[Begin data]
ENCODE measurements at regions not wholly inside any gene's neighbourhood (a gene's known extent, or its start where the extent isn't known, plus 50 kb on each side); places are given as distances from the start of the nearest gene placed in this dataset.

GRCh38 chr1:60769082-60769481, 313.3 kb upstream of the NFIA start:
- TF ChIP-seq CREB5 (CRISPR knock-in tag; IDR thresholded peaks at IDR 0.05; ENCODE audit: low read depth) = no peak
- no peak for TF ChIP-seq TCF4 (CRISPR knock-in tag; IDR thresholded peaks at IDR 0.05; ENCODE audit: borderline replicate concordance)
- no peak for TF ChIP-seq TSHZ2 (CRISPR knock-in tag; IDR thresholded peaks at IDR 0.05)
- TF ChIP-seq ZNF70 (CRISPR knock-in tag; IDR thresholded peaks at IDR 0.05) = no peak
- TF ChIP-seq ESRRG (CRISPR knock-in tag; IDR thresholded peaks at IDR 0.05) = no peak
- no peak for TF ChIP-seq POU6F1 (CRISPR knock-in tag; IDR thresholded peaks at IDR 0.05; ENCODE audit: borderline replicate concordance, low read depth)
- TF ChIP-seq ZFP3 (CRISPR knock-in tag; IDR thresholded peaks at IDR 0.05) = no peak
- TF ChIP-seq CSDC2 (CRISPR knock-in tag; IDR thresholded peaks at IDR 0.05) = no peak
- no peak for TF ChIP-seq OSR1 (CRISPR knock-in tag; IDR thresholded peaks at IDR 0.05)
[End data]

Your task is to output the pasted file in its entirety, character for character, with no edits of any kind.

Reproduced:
ENCODE measurements at regions not wholly inside any gene's neighbourhood (a gene's known extent, or its start where the extent isn't known, plus 50 kb on each side); places are given as distances from the start of the nearest gene placed in this dataset.

GRCh38 chr1:60769082-60769481, 313.3 kb upstream of the NFIA start:
- TF ChIP-seq CREB5 (CRISPR knock-in tag; IDR thresholded peaks at IDR 0.05; ENCODE audit: low read depth) = no peak
- no peak for TF ChIP-seq TCF4 (CRISPR knock-in tag; IDR thresholded peaks at IDR 0.05; ENCODE audit: borderline replicate concordance)
- no peak for TF ChIP-seq TSHZ2 (CRISPR knock-in tag; IDR thresholded peaks at IDR 0.05)
- TF ChIP-seq ZNF70 (CRISPR knock-in tag; IDR thresholded peaks at IDR 0.05) = no peak
- TF ChIP-seq ESRRG (CRISPR knock-in tag; IDR thresholded peaks at IDR 0.05) = no peak
- no peak for TF ChIP-seq POU6F1 (CRISPR knock-in tag; IDR thresholded peaks at IDR 0.05; ENCODE audit: borderline replicate concordance, low read depth)
- TF ChIP-seq ZFP3 (CRISPR knock-in tag; IDR thresholded peaks at IDR 0.05) = no peak
- TF ChIP-seq CSDC2 (CRISPR knock-in tag; IDR thresholded peaks at IDR 0.05) = no peak
- no peak for TF ChIP-seq OSR1 (CRISPR knock-in tag; IDR thresholded peaks at IDR 0.05)